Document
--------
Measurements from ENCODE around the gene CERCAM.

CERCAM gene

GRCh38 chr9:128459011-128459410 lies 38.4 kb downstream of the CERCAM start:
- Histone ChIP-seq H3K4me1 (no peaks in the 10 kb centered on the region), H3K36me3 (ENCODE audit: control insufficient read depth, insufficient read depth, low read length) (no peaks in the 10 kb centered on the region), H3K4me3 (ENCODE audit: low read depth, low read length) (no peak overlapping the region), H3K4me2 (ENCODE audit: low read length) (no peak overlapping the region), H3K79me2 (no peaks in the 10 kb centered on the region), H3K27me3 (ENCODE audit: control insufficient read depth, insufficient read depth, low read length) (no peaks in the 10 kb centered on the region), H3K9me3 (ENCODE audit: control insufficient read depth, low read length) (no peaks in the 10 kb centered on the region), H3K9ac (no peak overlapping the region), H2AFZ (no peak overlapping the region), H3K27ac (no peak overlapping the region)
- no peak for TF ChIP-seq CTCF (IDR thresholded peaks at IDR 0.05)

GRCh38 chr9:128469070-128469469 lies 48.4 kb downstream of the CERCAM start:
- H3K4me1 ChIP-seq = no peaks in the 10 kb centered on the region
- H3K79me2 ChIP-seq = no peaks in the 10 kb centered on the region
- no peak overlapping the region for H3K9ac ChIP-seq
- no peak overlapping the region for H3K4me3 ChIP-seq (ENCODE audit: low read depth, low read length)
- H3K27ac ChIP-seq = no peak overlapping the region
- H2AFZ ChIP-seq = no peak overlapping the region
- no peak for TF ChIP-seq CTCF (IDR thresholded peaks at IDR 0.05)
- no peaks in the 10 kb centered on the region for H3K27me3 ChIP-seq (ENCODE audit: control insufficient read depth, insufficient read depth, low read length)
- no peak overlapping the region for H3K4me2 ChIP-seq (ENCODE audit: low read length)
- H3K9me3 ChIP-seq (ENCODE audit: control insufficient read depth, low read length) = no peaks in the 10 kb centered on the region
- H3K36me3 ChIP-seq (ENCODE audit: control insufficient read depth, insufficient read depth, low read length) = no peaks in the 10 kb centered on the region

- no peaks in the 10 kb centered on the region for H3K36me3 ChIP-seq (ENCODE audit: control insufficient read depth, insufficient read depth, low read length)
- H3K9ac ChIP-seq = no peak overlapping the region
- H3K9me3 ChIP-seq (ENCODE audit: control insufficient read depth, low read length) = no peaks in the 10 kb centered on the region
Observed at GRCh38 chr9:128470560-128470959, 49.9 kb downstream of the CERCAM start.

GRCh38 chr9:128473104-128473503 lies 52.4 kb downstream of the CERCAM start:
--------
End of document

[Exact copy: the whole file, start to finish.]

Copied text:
Measurements from ENCODE around the gene CERCAM.

CERCAM gene

GRCh38 chr9:128459011-128459410 lies 38.4 kb downstream of the CERCAM start:
- Histone ChIP-seq H3K4me1 (no peaks in the 10 kb centered on the region), H3K36me3 (ENCODE audit: control insufficient read depth, insufficient read depth, low read length) (no peaks in the 10 kb centered on the region), H3K4me3 (ENCODE audit: low read depth, low read length) (no peak overlapping the region), H3K4me2 (ENCODE audit: low read length) (no peak overlapping the region), H3K79me2 (no peaks in the 10 kb centered on the region), H3K27me3 (ENCODE audit: control insufficient read depth, insufficient read depth, low read length) (no peaks in the 10 kb centered on the region), H3K9me3 (ENCODE audit: control insufficient read depth, low read length) (no peaks in the 10 kb centered on the region), H3K9ac (no peak overlapping the region), H2AFZ (no peak overlapping the region), H3K27ac (no peak overlapping the region)
- no peak for TF ChIP-seq CTCF (IDR thresholded peaks at IDR 0.05)

GRCh38 chr9:128469070-128469469 lies 48.4 kb downstream of the CERCAM start:
- H3K4me1 ChIP-seq = no peaks in the 10 kb centered on the region
- H3K79me2 ChIP-seq = no peaks in the 10 kb centered on the region
- no peak overlapping the region for H3K9ac ChIP-seq
- no peak overlapping the region for H3K4me3 ChIP-seq (ENCODE audit: low read depth, low read length)
- H3K27ac ChIP-seq = no peak overlapping the region
- H2AFZ ChIP-seq = no peak overlapping the region
- no peak for TF ChIP-seq CTCF (IDR thresholded peaks at IDR 0.05)
- no peaks in the 10 kb centered on the region for H3K27me3 ChIP-seq (ENCODE audit: control insufficient read depth, insufficient read depth, low read length)
- no peak overlapping the region for H3K4me2 ChIP-seq (ENCODE audit: low read length)
- H3K9me3 ChIP-seq (ENCODE audit: control insufficient read depth, low read length) = no peaks in the 10 kb centered on the region
- H3K36me3 ChIP-seq (ENCODE audit: control insufficient read depth, insufficient read depth, low read length) = no peaks in the 10 kb centered on the region

- no peaks in the 10 kb centered on the region for H3K36me3 ChIP-seq (ENCODE audit: control insufficient read depth, insufficient read depth, low read length)
- H3K9ac ChIP-seq = no peak overlapping the region
- H3K9me3 ChIP-seq (ENCODE audit: control insufficient read depth, low read length) = no peaks in the 10 kb centered on the region
Observed at GRCh38 chr9:128470560-128470959, 49.9 kb downstream of the CERCAM start.

GRCh38 chr9:128473104-128473503 lies 52.4 kb downstream of the CERCAM start: